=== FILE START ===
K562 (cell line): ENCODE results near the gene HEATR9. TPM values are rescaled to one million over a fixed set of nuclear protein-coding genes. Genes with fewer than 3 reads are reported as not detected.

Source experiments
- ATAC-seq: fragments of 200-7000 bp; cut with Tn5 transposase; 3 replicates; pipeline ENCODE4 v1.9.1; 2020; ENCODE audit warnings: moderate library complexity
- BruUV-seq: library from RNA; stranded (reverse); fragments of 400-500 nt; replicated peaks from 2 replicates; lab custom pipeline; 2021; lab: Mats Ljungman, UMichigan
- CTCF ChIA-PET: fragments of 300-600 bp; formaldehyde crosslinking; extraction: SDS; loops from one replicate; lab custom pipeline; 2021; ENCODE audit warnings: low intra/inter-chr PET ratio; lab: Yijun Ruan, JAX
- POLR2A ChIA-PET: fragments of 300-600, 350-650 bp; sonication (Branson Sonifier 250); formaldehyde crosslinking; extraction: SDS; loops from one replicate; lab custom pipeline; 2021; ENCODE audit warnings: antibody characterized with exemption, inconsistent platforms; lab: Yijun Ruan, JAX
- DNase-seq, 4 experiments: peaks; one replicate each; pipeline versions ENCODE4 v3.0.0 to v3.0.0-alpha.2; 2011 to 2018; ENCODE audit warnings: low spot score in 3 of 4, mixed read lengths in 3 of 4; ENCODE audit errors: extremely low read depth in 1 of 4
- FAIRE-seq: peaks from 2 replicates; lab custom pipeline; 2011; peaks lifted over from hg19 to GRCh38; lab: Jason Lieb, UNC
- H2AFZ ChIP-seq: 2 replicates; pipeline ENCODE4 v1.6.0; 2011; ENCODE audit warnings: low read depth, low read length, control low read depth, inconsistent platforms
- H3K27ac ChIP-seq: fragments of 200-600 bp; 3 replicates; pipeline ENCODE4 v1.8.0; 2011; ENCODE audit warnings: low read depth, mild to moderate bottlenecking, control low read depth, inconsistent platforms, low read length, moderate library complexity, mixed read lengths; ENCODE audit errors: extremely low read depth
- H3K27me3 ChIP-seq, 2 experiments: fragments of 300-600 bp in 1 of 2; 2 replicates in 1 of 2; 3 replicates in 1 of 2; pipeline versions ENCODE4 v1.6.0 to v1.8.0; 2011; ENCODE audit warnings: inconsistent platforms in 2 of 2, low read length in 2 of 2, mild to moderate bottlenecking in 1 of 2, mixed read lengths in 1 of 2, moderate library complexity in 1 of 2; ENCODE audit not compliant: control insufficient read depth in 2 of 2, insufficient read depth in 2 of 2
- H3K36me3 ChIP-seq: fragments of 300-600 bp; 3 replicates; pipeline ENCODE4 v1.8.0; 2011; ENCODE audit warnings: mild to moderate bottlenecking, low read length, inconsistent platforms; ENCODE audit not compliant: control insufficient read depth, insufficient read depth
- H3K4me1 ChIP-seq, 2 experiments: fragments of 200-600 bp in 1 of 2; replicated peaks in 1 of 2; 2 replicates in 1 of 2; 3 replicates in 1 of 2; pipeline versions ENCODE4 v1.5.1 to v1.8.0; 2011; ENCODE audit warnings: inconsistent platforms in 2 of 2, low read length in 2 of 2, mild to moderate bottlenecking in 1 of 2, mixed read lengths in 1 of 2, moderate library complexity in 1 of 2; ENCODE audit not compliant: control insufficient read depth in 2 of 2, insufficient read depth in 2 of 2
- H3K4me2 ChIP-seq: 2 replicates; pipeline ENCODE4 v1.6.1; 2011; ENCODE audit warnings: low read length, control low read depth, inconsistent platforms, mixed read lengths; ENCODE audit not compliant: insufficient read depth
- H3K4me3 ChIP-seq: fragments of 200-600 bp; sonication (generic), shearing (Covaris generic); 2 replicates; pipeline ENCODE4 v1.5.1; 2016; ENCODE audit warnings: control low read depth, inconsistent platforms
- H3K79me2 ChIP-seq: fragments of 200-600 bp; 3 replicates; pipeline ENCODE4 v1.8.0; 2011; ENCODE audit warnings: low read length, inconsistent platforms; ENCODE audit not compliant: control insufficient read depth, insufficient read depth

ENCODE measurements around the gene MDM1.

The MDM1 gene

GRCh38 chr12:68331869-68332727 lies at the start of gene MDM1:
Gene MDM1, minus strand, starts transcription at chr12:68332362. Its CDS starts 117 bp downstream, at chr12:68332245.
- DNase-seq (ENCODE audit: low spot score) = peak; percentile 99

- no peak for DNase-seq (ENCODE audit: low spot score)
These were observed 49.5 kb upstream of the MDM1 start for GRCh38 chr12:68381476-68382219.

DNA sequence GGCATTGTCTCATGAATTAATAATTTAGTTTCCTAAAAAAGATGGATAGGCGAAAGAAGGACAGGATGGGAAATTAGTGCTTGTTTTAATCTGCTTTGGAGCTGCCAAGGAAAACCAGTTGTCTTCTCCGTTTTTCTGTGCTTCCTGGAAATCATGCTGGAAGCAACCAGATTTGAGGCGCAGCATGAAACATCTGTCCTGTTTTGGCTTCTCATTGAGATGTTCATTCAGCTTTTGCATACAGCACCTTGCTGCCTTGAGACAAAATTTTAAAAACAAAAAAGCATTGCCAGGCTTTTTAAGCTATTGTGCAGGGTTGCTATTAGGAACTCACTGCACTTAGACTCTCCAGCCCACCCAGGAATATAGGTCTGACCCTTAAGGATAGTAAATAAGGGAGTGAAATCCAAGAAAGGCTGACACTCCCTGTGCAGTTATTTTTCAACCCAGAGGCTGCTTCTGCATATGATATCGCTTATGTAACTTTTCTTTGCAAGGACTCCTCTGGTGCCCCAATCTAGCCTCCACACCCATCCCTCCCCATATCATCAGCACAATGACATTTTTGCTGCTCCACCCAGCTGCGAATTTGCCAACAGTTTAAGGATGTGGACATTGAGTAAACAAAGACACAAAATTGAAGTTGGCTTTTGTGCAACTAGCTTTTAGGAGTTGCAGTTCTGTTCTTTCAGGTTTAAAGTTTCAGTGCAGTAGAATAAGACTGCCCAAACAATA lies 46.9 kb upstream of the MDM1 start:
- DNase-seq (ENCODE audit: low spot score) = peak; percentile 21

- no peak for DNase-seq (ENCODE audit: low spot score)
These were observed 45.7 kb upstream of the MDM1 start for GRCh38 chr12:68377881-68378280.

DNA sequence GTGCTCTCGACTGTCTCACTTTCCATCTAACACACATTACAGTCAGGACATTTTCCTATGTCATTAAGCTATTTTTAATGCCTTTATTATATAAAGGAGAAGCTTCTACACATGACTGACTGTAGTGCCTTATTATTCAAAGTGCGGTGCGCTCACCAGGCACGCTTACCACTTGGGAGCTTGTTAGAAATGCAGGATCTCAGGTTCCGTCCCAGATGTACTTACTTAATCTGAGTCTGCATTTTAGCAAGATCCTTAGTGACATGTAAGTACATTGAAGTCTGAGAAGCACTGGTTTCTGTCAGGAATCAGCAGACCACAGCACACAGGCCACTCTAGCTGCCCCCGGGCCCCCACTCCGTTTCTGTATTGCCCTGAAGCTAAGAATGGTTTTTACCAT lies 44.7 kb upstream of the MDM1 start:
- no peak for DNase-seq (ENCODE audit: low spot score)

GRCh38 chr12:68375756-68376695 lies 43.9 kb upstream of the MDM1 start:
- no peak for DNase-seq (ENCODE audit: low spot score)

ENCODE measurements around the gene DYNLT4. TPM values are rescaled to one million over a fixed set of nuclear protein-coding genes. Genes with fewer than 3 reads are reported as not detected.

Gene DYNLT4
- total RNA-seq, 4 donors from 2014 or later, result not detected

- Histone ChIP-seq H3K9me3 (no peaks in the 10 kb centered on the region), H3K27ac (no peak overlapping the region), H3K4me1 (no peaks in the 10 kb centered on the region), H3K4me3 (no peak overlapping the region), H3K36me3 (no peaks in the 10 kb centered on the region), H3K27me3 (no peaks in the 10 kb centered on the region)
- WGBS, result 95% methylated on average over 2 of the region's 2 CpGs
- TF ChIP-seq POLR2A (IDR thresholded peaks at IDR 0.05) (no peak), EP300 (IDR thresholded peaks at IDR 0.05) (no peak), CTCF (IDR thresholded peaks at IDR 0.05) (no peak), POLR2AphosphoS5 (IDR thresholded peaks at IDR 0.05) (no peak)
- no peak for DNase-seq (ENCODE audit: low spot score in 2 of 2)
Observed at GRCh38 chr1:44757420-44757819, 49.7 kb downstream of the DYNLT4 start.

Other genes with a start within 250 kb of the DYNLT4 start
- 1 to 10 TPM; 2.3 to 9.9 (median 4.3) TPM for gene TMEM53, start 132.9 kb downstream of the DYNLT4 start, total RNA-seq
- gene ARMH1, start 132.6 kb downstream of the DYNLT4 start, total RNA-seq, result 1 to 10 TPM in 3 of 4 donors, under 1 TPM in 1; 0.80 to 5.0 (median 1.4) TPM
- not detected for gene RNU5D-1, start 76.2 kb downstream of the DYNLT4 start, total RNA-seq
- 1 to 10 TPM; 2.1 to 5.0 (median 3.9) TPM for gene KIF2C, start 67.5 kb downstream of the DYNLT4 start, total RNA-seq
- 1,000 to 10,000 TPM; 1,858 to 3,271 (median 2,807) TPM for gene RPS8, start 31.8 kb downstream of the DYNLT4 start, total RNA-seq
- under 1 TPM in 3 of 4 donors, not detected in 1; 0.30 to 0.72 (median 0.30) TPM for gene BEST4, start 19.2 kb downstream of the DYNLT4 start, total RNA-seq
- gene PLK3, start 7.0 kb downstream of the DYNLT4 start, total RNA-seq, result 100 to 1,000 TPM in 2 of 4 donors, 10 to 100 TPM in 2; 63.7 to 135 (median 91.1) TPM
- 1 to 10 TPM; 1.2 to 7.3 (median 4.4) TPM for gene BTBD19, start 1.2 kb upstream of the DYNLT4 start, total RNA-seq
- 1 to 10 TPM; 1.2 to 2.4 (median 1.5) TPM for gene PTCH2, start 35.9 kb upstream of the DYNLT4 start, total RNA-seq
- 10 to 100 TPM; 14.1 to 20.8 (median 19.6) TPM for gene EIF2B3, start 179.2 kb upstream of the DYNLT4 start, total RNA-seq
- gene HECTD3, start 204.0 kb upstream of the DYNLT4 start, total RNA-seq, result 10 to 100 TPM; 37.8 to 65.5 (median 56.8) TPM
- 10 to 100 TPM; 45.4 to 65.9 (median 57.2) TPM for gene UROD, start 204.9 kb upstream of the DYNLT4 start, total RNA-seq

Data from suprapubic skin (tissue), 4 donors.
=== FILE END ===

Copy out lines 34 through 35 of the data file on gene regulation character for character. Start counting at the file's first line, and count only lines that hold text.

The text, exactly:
- total RNA-seq, 4 donors from 2014 or later, result not detected

- Histone ChIP-seq H3K9me3 (no peaks in the 10 kb centered on the region), H3K27ac (no peak overlapping the region), H3K4me1 (no peaks in the 10 kb centered on the region), H3K4me3 (no peak overlapping the region), H3K36me3 (no peaks in the 10 kb centered on the region), H3K27me3 (no peaks in the 10 kb centered on the region)